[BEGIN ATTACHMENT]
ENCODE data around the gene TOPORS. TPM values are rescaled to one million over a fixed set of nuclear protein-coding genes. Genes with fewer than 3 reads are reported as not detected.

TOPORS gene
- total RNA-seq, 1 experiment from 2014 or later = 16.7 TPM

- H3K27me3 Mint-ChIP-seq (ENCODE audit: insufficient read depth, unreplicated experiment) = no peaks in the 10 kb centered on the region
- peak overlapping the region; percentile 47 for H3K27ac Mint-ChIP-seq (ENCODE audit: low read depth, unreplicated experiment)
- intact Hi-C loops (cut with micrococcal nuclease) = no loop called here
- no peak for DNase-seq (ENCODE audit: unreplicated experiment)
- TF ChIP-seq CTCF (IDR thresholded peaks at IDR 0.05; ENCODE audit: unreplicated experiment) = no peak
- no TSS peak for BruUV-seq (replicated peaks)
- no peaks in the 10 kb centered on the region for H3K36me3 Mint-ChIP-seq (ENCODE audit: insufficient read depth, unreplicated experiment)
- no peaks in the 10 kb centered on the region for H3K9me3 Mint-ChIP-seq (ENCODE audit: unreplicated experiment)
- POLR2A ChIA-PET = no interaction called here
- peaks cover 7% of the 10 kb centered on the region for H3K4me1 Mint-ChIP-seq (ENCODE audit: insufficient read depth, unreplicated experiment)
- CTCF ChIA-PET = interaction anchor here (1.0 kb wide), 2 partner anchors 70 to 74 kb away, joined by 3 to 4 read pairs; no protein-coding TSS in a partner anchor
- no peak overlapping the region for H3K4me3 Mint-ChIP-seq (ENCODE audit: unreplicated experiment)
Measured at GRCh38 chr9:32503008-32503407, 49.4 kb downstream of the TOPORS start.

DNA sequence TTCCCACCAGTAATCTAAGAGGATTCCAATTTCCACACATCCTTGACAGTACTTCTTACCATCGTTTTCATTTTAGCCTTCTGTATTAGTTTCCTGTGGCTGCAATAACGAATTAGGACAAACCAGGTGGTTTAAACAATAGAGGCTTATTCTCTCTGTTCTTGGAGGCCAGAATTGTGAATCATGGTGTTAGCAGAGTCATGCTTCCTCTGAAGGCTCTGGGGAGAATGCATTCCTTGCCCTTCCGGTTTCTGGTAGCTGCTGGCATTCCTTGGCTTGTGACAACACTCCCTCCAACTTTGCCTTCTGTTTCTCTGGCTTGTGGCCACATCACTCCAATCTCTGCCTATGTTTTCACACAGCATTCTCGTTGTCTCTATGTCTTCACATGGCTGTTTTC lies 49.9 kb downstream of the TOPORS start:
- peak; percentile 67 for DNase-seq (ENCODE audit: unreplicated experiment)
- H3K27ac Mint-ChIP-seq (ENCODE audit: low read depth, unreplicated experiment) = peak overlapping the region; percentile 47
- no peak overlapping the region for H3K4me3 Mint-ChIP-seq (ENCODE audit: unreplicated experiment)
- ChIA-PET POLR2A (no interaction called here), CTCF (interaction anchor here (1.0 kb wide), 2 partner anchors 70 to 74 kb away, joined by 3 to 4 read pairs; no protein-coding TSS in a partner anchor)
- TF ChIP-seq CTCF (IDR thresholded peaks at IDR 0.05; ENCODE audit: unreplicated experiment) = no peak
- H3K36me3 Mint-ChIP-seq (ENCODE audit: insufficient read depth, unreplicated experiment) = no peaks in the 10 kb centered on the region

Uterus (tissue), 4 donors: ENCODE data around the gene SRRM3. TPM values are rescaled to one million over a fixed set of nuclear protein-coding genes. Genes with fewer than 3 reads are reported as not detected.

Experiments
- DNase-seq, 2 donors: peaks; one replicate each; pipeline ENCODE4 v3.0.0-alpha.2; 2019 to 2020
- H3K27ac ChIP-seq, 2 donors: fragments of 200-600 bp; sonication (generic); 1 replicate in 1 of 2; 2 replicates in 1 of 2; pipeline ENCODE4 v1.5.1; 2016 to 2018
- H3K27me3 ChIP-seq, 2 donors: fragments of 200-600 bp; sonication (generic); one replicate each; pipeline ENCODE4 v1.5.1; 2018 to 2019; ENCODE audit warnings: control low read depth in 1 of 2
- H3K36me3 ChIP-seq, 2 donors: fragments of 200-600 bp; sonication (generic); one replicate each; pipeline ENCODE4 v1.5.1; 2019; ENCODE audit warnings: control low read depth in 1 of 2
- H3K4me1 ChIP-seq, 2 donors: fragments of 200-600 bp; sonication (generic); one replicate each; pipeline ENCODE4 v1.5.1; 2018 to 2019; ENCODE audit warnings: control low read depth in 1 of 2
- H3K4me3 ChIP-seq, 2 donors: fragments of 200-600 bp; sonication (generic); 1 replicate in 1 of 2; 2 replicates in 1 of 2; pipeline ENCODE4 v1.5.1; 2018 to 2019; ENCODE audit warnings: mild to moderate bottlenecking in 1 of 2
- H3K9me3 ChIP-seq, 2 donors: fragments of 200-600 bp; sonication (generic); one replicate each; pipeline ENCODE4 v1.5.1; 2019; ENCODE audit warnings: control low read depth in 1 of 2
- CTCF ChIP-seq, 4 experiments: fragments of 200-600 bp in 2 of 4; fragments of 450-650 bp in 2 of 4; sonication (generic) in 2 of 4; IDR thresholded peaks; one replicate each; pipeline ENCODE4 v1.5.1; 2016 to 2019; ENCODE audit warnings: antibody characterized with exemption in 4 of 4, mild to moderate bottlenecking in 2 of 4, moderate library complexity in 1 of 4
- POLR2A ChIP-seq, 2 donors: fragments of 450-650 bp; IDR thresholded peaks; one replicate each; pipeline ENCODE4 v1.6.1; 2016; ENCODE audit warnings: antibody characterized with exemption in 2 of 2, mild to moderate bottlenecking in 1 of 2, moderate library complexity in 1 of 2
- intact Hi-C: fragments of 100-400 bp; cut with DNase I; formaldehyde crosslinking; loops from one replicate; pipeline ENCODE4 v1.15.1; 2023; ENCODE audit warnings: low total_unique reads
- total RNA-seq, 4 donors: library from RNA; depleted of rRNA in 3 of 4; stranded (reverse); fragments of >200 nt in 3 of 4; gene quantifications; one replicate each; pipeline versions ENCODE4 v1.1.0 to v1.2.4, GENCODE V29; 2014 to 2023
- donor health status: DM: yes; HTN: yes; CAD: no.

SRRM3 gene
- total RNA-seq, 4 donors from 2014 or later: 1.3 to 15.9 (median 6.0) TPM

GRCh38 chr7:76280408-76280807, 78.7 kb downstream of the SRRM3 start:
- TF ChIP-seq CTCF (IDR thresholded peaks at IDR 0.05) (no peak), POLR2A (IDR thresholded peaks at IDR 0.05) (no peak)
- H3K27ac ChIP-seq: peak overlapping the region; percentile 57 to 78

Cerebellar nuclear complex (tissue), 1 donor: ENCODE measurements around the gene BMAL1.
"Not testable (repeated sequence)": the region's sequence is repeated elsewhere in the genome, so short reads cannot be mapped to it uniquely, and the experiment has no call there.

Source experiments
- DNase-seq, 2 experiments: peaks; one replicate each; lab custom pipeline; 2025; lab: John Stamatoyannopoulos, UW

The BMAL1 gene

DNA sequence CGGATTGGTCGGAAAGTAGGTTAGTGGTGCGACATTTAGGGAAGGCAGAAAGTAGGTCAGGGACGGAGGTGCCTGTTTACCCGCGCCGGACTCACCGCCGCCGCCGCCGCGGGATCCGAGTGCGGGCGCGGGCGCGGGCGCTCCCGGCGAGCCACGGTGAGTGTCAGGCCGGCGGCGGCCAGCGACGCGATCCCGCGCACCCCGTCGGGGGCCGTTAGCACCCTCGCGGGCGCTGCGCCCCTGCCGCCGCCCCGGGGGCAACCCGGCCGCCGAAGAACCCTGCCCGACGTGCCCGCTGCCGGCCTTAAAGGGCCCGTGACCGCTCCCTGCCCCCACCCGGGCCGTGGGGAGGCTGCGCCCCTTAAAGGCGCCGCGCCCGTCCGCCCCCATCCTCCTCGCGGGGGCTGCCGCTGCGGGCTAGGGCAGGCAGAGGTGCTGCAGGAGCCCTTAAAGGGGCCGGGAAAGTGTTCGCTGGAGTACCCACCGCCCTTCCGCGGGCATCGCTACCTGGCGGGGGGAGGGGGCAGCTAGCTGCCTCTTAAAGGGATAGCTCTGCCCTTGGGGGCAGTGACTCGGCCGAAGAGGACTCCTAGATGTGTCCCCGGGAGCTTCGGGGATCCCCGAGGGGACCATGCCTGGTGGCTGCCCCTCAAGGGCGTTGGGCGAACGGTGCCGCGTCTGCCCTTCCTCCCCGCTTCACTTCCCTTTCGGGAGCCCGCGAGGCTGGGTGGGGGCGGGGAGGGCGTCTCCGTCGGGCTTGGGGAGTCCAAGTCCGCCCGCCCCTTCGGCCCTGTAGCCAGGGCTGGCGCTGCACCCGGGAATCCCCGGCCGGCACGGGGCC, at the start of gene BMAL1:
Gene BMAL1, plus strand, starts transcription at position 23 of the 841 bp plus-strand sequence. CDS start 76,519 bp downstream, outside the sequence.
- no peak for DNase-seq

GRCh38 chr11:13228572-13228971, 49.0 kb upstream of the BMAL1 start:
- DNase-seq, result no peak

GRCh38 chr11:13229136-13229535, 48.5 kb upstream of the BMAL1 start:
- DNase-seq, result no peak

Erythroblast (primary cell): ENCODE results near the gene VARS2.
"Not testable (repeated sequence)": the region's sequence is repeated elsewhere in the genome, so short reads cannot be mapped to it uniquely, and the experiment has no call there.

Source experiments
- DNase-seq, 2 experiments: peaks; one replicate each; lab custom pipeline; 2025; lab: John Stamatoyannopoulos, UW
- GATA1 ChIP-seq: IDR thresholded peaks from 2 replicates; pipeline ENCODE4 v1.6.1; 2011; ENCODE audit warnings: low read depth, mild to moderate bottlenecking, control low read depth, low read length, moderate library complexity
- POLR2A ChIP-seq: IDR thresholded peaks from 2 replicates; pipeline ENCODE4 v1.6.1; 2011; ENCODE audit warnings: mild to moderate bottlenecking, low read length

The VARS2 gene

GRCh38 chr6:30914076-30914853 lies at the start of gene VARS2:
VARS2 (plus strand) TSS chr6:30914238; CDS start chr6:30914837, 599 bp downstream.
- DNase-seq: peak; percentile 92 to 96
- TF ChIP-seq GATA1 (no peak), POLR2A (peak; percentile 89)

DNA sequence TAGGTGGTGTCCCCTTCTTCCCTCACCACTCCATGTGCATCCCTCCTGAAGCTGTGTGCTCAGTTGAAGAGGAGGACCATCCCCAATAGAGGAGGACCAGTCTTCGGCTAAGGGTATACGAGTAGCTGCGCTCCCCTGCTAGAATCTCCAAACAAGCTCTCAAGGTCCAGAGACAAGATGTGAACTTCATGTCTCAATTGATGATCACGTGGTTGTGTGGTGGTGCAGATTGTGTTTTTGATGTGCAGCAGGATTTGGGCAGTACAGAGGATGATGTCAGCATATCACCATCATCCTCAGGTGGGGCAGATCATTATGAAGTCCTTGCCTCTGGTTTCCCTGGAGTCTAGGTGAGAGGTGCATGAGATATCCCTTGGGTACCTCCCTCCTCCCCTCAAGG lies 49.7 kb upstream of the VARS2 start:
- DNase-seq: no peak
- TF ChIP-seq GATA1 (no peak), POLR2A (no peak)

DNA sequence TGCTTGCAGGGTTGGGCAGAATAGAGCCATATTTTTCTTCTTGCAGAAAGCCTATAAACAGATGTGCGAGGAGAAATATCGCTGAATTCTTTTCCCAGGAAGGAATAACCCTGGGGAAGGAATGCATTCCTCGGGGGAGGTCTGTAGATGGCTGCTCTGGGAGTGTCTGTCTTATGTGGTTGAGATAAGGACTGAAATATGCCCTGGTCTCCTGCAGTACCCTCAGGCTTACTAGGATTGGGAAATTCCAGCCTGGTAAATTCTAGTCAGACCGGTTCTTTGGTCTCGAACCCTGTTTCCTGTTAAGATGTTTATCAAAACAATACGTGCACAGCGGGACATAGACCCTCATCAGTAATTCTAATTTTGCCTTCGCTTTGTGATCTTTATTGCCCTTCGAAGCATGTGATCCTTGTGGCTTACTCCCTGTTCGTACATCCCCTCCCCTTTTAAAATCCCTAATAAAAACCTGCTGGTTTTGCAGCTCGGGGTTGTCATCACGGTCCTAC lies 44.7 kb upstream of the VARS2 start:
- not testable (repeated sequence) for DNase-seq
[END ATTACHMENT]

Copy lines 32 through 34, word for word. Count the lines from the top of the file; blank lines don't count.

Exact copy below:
- H3K9me3 ChIP-seq, 2 donors: fragments of 200-600 bp; sonication (generic); one replicate each; pipeline ENCODE4 v1.5.1; 2019; ENCODE audit warnings: control low read depth in 1 of 2
- CTCF ChIP-seq, 4 experiments: fragments of 200-600 bp in 2 of 4; fragments of 450-650 bp in 2 of 4; sonication (generic) in 2 of 4; IDR thresholded peaks; one replicate each; pipeline ENCODE4 v1.5.1; 2016 to 2019; ENCODE audit warnings: antibody characterized with exemption in 4 of 4, mild to moderate bottlenecking in 2 of 4, moderate library complexity in 1 of 4
- POLR2A ChIP-seq, 2 donors: fragments of 450-650 bp; IDR thresholded peaks; one replicate each; pipeline ENCODE4 v1.6.1; 2016; ENCODE audit warnings: antibody characterized with exemption in 2 of 2, mild to moderate bottlenecking in 1 of 2, moderate library complexity in 1 of 2